Hey, why not write a tell-all-you-can book topped off with helpful hints? Cruver's tenth and final rule for conquering corporate America (this one's my favorite): "Always ask the person interviewing you, 'How did you become so smart?'"...


If an investor is worried about the next Enron, they need look no further than a company's board of directors. The directors are the watchdogs for the investor -- with the pure and simple task of maximizing shareholder value. The question shouldn't be, "Do I trust this company?" because a "company" is nothing more than an officially authorized illusion. A company is not a person; therefore, it should not be judged as having human characteristics. A company is not trustworthy, loyal, naughty, or nice. For those who argue that companies are "controlled" by people, I refer them to Exhibit X: Enron. The people there were "controlled" by the company.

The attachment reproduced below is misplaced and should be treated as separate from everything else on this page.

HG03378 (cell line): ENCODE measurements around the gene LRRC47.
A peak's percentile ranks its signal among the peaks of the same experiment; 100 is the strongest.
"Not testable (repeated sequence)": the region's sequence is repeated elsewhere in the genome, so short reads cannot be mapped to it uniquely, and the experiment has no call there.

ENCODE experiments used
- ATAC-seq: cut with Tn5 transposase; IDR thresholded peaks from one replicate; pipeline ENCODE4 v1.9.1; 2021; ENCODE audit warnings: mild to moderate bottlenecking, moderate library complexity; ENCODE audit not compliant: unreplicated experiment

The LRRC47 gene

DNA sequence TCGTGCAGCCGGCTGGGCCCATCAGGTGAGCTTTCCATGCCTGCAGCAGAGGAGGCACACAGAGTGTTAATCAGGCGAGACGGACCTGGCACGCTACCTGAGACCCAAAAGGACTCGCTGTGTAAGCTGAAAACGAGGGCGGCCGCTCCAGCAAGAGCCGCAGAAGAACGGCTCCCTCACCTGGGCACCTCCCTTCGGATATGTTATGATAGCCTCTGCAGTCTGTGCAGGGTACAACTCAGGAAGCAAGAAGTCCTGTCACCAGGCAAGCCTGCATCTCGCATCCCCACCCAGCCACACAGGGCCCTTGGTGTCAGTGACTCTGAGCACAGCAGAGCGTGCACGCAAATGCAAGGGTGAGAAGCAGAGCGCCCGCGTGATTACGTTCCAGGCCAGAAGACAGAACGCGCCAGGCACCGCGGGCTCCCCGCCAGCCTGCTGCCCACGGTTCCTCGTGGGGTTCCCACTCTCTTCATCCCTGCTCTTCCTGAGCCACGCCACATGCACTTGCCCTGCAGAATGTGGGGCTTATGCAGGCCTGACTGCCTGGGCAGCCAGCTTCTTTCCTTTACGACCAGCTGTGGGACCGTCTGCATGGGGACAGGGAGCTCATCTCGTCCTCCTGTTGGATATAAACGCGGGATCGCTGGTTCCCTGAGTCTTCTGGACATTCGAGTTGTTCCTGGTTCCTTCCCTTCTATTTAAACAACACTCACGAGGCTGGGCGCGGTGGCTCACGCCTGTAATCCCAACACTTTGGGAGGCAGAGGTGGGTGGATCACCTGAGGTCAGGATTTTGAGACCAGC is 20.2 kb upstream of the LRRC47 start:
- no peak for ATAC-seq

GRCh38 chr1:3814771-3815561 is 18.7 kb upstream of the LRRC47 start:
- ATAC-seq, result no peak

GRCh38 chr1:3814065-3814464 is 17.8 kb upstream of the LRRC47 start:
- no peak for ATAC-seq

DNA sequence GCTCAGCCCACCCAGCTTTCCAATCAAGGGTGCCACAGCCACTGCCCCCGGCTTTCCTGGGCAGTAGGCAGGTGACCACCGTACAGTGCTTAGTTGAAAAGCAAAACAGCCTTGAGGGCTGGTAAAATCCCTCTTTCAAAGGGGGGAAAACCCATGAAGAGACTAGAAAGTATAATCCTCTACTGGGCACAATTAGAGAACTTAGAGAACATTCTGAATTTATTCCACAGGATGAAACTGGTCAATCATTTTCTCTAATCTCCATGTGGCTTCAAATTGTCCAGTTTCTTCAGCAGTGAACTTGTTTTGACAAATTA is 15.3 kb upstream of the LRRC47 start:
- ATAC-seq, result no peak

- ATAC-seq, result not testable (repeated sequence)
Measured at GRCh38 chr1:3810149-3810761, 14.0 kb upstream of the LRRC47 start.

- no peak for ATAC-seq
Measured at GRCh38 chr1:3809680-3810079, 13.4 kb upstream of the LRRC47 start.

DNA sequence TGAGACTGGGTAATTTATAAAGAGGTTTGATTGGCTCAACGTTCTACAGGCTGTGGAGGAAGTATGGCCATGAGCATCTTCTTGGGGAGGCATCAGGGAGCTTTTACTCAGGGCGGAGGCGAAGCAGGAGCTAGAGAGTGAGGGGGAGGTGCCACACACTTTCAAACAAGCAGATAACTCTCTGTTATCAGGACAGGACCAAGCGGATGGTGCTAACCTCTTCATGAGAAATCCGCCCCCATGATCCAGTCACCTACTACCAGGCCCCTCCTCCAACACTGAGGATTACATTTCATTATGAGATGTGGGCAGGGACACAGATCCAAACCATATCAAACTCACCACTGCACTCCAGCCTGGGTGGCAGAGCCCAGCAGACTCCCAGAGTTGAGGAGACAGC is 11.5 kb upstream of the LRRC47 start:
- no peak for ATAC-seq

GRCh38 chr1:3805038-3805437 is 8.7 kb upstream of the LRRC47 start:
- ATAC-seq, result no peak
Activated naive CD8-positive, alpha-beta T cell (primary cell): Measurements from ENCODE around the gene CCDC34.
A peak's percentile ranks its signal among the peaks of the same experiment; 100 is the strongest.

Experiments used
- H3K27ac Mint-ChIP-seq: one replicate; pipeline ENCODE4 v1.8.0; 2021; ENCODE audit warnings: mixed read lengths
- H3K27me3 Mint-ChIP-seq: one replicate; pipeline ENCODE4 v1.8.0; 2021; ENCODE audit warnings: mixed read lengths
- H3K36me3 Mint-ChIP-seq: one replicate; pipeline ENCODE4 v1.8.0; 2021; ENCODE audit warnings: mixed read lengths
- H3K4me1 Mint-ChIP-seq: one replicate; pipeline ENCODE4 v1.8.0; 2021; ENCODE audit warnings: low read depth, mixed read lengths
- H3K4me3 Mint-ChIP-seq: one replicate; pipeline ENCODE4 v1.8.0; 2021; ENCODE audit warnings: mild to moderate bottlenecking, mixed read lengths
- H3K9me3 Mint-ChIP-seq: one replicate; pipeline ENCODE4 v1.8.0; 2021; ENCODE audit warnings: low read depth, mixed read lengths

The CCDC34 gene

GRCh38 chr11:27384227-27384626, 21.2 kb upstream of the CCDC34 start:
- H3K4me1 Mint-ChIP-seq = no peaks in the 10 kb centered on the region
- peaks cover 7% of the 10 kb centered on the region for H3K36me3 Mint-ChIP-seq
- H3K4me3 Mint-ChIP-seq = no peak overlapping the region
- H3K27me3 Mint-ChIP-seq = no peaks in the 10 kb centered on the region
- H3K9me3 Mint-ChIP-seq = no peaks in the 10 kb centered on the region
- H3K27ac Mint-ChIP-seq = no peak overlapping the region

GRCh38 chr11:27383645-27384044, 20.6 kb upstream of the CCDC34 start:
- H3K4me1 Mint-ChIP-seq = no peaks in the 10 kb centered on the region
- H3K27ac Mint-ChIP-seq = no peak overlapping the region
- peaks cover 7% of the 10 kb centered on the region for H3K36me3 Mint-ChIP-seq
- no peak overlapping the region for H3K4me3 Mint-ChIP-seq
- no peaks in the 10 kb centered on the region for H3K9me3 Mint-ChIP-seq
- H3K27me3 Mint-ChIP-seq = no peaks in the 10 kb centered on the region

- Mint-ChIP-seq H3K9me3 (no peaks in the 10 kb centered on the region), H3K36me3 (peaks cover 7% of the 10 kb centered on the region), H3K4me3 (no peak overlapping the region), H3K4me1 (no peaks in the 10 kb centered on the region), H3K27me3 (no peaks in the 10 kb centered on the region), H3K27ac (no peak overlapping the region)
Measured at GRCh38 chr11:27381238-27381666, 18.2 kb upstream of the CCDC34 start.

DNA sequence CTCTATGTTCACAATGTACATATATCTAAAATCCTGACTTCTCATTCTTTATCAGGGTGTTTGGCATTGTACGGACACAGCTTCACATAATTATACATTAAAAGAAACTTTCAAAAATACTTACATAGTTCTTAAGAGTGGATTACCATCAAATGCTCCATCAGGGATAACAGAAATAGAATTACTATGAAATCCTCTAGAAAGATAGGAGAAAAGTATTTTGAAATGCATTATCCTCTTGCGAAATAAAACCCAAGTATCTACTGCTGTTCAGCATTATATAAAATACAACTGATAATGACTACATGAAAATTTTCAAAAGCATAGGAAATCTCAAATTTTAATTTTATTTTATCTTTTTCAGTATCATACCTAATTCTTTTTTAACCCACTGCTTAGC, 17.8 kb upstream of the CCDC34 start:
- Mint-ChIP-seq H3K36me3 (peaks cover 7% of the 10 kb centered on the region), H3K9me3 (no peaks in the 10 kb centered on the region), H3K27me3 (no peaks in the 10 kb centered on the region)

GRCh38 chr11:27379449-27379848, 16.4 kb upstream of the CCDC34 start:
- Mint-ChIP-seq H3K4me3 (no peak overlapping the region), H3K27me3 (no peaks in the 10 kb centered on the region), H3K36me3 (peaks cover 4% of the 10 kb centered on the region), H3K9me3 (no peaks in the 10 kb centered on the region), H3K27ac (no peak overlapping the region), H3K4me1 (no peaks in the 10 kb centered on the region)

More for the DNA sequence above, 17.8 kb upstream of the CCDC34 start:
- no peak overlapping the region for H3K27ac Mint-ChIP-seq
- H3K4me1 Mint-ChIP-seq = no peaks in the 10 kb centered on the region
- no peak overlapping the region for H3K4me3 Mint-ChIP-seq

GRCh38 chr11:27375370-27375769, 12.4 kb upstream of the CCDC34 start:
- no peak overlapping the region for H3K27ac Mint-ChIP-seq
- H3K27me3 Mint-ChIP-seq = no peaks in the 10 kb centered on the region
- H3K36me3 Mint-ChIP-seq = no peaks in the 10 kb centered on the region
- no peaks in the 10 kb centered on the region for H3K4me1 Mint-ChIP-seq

The question of trust should be asked on an individual level, not trust in the company but trust in its leaders. Am I talking about CEOs and CFOs and the rest of the C-level managers? No.

Let me now refer you to Exhibits Y and Z: Skilling and Fastow.

The question -- and the responsibility -- of investor trust should be aimed aggressively at the independent members of the board of directors. Unlike management, they have an agenda strictly in line with shareholders. After all, directors are most often elected by the shareholders. The members of the C-level gang, on the other hand, have peripheral agendas, some that can be potentially lethal to the stock price and the stability of the company.

The days of quick and simple board meetings are over. Enron's collapse is an alarm bell for board members to start earning their $300,000 per year, instead of just sitting on their hands...

People have asked me who I blame the most for the Enron mess, and now you know my answer.